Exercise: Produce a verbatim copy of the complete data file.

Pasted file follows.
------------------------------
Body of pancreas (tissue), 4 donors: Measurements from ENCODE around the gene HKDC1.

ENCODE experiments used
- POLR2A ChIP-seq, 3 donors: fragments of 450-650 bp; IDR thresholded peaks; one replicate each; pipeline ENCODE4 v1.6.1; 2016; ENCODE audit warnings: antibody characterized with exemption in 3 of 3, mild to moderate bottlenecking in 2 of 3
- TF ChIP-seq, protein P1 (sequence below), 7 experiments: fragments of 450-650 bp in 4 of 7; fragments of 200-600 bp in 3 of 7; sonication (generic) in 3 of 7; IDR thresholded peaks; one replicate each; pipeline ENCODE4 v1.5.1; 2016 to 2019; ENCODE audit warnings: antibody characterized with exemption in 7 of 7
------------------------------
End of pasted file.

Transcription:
Body of pancreas (tissue), 4 donors: Measurements from ENCODE around the gene HKDC1.

ENCODE experiments used
- POLR2A ChIP-seq, 3 donors: fragments of 450-650 bp; IDR thresholded peaks; one replicate each; pipeline ENCODE4 v1.6.1; 2016; ENCODE audit warnings: antibody characterized with exemption in 3 of 3, mild to moderate bottlenecking in 2 of 3
- TF ChIP-seq, protein P1 (sequence below), 7 experiments: fragments of 450-650 bp in 4 of 7; fragments of 200-600 bp in 3 of 7; sonication (generic) in 3 of 7; IDR thresholded peaks; one replicate each; pipeline ENCODE4 v1.5.1; 2016 to 2019; ENCODE audit warnings: antibody characterized with exemption in 7 of 7